Faces of HPC: Manos Farsarakis
Manos Farsarakis is an Applications Consultant at EPCC, the Scottish Supercomputing Centre at the University of Edinburgh. Prior to working in EPCC Manos completed an MSc in High Performance Computing, also at EPCC, during which time we his team won the Student Cluster Competition at ISC 2014 by breaking the world record for the fastest low-energy cluster at a competition.
Having completed a BSc in Physics at the University of Crete, Manos moved to Edinburgh in 2013. Working at EPCC Manos provides training for ARCHER, the UK National supercomputing service, and providing technical consultancy on a range of HPC projects.
Tell us a bit about yourself.
I was born on an American AF base in Germany and raised in the south of Greece where I completed a BSc in Physics at the University of Crete. During my studies, I was also a teacher in my spare time.
Despite enjoying teaching, I felt that that my own education wasn’t complete; so I moved to Edinburgh to study the MSc in High Performance Computing at EPCC. I would say the most memorable moment of my studies at the University of Edinburgh was when my team won the Student Cluster Competition at the 2014 International Supercomputing Conference in Germany, breaking the world record for the fastest low-energy cluster at the competition.
What is your current job?
After completing the MSc I stayed at Edinburgh as an Applications Developer, later progressing to Applications Consultant. It is a very rewarding experience overall. With my work at the University of Edinburgh, I can take part in ground-breaking research, while at the same time I can continue to enjoy my love of teaching but on a greater and more varied scale. I teach Software and Data Carpentry workshops around the UK as part of the ARCHER supercomputing service, I participate in training for the MSc in High Performance Computing, and I am currently very excited about the launch of our upcoming MOOC on Supercomputing.
How did you become interested in HPC?
Having completed my BSc in Physics and before applying to any MSc programmes, I asked myself which part of my studies I enjoyed the most. The answer was quite obvious: Anything computational. It was no coincidence that I had taken every programming related optional course offered at my department. Though most of these courses focused on numerical analysis and basic programming language learning, I also spent some time on online courses for parallel computing. I was immediately fascinated by the added complexity of splitting up a problem to orchestrate a problem’s distributed solution and bringing all the pieces back together. It was a difficult puzzle which I really enjoyed trying to solve. Needless to say, I was very excited when I received an offer from The University of Edinburgh to study on the MSc in High Performance Computing and am delighted that I have now been part of developing an online course on Supercomputing myself.
As part of this project we want to celebrate the diversity of HPC, in particular to promote equality across the nine “protected” characteristics of the UK Equality Act, which are replicated in world-wide equality legislation. Do you feel an affiliation with this matter, and if so how has this interacted with or impacted your job in the HPC community?’
Beyond the world of high performance computing, I have recently taken on the voluntary role of Communications and Media Officer for the University of Edinburgh’s Staff Pride Network, which exists to support LGBT+ staff and allies. It has been interesting, fun and educational for me to interact with so many wonderfully different people. Coming from Greece, where the professional work reality is quite different, I have been inspired by the warmth with which the University has embraced the network and supported the incredible members in their efforts to organise events and engage with the community.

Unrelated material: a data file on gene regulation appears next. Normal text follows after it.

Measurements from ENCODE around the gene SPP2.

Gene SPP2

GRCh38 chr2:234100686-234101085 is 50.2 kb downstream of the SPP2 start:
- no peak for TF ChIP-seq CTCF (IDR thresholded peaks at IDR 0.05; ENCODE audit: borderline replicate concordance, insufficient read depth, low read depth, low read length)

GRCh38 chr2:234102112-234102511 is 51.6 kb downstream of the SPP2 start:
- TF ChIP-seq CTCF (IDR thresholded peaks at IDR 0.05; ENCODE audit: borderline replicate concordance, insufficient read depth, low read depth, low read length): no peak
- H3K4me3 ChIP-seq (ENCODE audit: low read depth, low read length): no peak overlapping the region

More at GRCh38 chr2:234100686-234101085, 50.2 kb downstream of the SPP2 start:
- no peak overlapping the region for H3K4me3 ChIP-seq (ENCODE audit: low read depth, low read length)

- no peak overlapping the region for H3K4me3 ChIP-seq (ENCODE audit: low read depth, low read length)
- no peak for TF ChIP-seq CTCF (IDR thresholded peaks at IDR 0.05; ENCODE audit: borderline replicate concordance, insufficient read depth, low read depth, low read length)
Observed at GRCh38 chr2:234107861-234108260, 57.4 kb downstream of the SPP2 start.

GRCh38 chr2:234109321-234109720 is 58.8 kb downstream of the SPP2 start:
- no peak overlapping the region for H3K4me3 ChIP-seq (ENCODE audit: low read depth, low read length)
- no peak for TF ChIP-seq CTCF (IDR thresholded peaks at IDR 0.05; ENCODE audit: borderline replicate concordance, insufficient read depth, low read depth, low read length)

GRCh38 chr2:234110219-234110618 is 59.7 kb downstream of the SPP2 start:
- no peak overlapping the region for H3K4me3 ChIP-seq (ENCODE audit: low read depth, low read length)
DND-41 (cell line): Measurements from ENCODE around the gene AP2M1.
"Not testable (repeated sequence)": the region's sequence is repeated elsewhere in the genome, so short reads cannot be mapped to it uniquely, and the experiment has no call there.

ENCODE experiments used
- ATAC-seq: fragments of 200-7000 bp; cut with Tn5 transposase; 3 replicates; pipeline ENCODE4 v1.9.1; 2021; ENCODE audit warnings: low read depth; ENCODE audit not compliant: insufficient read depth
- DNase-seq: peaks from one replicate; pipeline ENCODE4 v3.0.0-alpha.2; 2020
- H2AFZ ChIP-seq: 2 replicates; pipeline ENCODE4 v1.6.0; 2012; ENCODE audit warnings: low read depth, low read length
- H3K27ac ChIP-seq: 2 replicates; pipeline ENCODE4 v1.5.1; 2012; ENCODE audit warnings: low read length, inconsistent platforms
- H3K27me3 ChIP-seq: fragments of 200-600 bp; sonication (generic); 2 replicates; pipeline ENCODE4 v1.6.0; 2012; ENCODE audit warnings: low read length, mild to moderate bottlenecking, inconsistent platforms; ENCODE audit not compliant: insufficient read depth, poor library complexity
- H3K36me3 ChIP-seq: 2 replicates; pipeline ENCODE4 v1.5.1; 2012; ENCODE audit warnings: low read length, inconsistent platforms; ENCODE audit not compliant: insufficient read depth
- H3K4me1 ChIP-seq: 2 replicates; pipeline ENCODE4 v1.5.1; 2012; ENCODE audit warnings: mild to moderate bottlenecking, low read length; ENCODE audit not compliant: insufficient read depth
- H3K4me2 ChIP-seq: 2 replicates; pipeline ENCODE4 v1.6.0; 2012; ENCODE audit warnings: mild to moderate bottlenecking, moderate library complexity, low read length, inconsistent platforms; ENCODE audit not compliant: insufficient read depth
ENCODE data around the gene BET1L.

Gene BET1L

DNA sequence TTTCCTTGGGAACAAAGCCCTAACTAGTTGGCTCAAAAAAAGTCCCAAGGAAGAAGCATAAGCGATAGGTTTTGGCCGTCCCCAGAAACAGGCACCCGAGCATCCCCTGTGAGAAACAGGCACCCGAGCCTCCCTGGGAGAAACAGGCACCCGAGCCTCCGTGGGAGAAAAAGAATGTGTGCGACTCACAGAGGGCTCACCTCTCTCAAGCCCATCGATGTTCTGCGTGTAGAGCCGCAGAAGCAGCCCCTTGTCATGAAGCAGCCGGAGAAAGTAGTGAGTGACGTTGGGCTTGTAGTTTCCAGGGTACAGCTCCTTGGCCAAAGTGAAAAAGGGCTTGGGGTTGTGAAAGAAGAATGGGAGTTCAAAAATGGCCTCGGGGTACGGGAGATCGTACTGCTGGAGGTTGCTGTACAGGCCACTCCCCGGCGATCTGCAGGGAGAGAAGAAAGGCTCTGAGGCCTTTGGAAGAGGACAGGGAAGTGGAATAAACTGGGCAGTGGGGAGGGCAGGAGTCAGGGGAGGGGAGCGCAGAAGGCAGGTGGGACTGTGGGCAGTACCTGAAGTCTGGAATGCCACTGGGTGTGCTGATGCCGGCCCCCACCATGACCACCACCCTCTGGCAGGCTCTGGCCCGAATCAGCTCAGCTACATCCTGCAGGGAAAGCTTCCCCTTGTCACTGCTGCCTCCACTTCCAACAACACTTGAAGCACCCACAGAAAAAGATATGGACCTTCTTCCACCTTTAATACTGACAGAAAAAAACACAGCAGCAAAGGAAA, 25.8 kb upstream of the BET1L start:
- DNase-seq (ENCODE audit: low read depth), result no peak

Were there any challenges when you first entered the field?
I think the main challenge I had was with basic programming skills which computer science graduates might not have. Coming from a background in Physics, I faced the problems many STEM scientists run into when their work turns out to be much more computationally oriented than their studies prepared them for. For example, during the first part of my MSc, though I would catch on to the complex HPC-specific parts of courses and coursework fairly quickly, I could easily spend half my time on a project trying to sort out something trivial like how to set up a Makefile. This is one reason I later became involved in Software Carpentry and ultimately Data Carpentry. I now lead Software Carpentry and Data Carpentry workshops for the ARCHER service where the aim is to teach fundamental software development and data skills to researchers of many disciplines.
What’s the best thing about working in HPC?
I get to keep active in the field, collaborating with colleagues and other institutions on projects such as the Intel Parallel Computing Centre – a sponsored lab that focuses on modernising apps – and NEXTGenIO, a Horizon 2020 funded project looking at finding solutions for the IO challenges facing HPC. I get to work with universities and industrial partners from around the world, looking at cutting-edge and future technologies in this field.
If there’s one thing about HPC you could change, what would it be?
Legacy code. :)
What’s next for you in HPC – where does your career lead you?
I love learning new things. A few years ago, that new thing was HPC and I never could have dreamed the things I have experienced thanks to it. Today, that new thing is HPC with Data Science and I can’t wait to see where that may take me.
This interview has been adapted from an interview for the University of Edinburgh ‘Staff Spotlight’ series: http://www.ed.ac.uk/alumni/services/staff-spotlight/pride-in-his-work